Securities Fraud

The federal government, through the Securities and Exchange Commission, is the primary governmental authority responsible for prosecuting securities fraud. However, each state also has its own laws about securities fraud and its own state securities commission. While any securities fraud crime might be punishable under either state or federal law, they are often prosecuted as federal crimes.

There is a wide range of what can constitute securities fraud, and these charges can be very serious. Contact Philadelphia criminal defense lawyer Brian Zeiger for a free consultation about your securities fraud case.

 

Common Types of Securities Fraud

Generally, securities fraud occurs when someone makes a false statement about a company or the value of its stock, and others makes financial decisions based on the false information. Although the crime itself isn’t complicated, securities fraud can be particularly difficult to grasp if you lack an understanding of securities regulation.

  • Securities Fraud by the Company: The first type of securities fraud occurs when an officer or director of a corporation doesn’t accurately report the company’s financial information to its shareholders. This can artificially raise the worth of the company’s stock and encourage investors to buy shares of an unhealthy company. If the company subsequently goes bankrupt, the people who bought shares based on false information lose their investment completely. One famous example of this type of securities fraud was the Enron scandal.
  • Insider Trading: Insider trading is another type of securities fraud. It occurs when someone with confidential information about a company’s financial state uses that information to make decisions about whether to buy or sell the stock before that information is disclosed to the public.
  • Commodities Futures Fraud:The Commodity Futures Trading Commission (CFTC) is the federal government agency that regulates the commodity futures, commodity options, and swaps trading markets. Much of the fraud involves foreign currency trading, precious metals, and commodity pools.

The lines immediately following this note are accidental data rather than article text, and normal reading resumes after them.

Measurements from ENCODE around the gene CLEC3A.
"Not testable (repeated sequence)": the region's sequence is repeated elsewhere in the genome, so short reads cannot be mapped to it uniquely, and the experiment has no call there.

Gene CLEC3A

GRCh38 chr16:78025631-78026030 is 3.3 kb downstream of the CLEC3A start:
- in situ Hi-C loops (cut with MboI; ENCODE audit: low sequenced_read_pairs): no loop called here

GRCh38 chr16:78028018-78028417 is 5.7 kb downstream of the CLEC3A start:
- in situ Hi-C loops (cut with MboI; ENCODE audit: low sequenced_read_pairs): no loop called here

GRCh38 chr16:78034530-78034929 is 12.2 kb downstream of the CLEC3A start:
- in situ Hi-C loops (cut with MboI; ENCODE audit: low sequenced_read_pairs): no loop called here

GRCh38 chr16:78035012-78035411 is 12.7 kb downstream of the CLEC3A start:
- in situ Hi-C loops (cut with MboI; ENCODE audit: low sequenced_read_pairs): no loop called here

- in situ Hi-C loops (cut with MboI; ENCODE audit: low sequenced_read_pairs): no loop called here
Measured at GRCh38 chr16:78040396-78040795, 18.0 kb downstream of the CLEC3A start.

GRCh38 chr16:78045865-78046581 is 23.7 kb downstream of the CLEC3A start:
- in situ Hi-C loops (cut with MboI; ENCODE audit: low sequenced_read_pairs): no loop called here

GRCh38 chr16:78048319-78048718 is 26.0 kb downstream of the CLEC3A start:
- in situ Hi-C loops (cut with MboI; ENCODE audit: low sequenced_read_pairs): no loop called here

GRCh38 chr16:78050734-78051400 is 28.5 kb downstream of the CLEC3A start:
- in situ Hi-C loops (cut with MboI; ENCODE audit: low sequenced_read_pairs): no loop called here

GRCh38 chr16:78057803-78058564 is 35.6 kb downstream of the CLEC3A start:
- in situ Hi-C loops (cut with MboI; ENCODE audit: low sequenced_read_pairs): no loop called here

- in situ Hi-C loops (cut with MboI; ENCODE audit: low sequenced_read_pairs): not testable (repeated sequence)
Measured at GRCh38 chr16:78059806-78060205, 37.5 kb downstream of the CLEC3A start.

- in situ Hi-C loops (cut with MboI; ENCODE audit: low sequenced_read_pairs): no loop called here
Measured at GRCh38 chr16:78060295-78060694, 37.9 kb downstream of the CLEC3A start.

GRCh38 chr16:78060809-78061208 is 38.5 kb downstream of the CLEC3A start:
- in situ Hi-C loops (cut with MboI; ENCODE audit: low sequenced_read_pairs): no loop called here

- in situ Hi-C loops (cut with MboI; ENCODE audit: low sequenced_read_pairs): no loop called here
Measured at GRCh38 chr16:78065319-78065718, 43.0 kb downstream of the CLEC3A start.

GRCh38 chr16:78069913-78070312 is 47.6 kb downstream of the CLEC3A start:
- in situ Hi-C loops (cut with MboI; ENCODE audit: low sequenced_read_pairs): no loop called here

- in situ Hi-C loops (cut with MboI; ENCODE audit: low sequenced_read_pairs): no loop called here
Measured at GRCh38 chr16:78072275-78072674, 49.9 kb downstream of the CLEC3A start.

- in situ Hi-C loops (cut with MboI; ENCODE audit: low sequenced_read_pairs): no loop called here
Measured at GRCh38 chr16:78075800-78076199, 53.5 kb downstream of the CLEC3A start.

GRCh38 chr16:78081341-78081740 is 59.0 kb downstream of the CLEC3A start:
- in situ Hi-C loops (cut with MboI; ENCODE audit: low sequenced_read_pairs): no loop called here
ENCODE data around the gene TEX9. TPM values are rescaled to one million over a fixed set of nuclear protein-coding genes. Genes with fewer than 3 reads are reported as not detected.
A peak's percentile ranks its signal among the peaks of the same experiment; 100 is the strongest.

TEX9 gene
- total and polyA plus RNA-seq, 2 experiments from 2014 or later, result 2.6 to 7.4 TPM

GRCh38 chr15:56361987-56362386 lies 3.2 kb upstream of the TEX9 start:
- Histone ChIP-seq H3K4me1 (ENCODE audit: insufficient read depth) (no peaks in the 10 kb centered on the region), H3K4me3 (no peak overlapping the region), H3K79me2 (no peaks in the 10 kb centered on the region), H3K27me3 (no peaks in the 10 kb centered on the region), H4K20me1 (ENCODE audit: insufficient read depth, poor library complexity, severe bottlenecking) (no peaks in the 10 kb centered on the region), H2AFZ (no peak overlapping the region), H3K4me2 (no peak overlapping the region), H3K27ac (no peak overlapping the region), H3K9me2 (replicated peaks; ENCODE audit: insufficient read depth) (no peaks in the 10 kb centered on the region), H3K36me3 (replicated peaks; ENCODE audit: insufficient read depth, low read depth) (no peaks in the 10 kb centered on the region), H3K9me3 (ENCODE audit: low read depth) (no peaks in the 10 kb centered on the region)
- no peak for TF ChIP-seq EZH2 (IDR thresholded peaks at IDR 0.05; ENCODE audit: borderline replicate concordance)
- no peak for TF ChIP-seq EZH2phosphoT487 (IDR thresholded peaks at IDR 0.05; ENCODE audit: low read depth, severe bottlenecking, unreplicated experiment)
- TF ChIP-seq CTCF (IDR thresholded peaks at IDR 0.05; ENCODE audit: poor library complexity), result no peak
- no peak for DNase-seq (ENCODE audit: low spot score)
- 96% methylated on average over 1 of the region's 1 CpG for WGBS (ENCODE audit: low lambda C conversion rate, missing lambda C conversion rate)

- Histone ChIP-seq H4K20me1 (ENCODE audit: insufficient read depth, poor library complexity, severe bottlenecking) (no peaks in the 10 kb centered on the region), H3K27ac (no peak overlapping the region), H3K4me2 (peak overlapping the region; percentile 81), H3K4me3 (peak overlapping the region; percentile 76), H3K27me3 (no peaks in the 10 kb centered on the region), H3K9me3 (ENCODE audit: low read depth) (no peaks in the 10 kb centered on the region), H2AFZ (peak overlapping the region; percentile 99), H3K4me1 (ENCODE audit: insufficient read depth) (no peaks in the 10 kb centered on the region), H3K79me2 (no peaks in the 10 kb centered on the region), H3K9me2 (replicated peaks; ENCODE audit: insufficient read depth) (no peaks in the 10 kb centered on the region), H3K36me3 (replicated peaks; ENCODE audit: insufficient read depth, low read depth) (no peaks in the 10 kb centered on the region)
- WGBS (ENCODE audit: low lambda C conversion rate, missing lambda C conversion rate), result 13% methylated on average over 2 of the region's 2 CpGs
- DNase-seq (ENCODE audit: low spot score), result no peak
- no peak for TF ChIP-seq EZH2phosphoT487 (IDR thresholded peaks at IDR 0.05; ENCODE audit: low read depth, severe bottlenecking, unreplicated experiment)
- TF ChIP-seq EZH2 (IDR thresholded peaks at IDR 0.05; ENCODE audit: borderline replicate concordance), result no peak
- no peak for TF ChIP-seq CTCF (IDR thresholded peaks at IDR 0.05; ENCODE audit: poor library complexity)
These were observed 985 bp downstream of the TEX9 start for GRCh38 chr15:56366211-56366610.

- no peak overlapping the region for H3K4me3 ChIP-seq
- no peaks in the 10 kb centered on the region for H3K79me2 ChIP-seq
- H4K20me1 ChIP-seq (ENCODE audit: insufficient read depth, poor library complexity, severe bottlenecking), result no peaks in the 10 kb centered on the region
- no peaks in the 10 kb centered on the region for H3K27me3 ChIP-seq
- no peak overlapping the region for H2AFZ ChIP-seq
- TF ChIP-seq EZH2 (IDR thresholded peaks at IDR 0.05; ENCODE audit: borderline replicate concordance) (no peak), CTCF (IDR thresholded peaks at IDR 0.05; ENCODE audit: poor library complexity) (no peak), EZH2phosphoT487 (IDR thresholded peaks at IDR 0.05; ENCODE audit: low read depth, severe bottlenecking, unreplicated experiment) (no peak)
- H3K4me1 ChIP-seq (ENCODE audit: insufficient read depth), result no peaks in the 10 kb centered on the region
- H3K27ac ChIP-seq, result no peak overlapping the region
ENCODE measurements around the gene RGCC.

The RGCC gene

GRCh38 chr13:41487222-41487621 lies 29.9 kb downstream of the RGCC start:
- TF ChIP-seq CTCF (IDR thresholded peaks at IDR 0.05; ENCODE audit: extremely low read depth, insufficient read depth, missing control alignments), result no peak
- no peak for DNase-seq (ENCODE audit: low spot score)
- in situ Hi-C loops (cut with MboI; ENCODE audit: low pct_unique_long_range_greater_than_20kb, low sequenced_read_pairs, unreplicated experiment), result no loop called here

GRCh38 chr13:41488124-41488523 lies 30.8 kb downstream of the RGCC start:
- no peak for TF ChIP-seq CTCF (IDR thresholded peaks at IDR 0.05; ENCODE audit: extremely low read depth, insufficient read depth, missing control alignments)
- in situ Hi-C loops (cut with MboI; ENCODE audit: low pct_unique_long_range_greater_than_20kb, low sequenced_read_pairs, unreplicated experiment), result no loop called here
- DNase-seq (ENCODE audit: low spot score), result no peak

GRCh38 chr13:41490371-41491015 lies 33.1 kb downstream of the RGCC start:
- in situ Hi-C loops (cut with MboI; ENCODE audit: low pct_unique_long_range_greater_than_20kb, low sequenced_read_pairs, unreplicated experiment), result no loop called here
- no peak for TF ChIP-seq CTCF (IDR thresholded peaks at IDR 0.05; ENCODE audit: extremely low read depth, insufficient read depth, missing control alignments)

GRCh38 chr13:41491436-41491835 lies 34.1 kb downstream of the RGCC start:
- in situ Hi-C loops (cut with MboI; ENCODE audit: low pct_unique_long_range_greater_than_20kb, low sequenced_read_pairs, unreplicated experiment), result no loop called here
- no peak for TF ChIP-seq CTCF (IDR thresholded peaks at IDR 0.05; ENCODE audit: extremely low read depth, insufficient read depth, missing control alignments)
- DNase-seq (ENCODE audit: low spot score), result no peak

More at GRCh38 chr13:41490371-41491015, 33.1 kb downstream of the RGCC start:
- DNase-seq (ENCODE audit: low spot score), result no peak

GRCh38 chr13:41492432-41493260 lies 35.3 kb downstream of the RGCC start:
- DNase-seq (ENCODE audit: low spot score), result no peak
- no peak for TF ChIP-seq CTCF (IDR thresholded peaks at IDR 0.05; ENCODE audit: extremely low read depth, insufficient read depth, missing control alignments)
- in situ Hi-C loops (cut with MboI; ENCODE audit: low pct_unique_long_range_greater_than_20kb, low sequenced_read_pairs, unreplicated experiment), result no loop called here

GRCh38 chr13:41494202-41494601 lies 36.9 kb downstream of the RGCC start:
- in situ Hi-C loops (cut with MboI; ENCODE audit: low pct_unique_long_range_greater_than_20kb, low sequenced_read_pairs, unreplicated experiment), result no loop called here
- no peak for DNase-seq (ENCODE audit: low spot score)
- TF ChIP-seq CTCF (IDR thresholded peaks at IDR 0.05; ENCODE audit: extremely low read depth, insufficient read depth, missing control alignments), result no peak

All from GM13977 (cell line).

Federal and state governments do their best to combat securities fraud, but it’s still a good idea to take steps to protect yourself and your assets. With all the information about financial markets, and the huge number of players in the stock market, it’s often hard to separate truth from fiction.

 

Contact Brian Zeiger

When you need a Philadelphia, Pennsylvania attorney to defend you when arrested and charged with a with a white-collar crime, contact Brian Zeiger. It is critical to have an experienced attorney advocating on your behalf. Brian Zeiger is an experienced criminal defense attorney who will vigorously defend your rights.

An experienced criminal defense attorney can help you determine whether you have any grounds for dismissal of the charges, explore plea options, or represent you at trial. Only someone familiar with the criminal court system and cases like yours will know how good your chances are for a favorable outcome. A knowledgeable attorney will take all of this into consideration, assist you in making decisions about your case, and protect your rights.

Contact The Zeiger Firm today at (215) 546-0340 for a consultation, and let us help you.

Sources:

  1. https://www.law.cornell.edu/wex/white-collar_crime
  2. http://criminal.findlaw.com/criminal-charges/securities-fraud.html
  3. https://www.hg.org/article.asp?id=23246
  4. http://criminal.findlaw.com/criminal-charges/white-collar-crime.html
  5. http://www.criminaldefenselawyer.com/crime-penalties/federal/Securities-Fraud.htm
  6. http://www.nolo.com/dictionary/white-collar-crime-term.html
  7. https://www.justia.com/criminal/offenses/white-collar-crimes/fraud/securities-fraud/
  8. https://www.law.cornell.edu/wex/white-collar_crime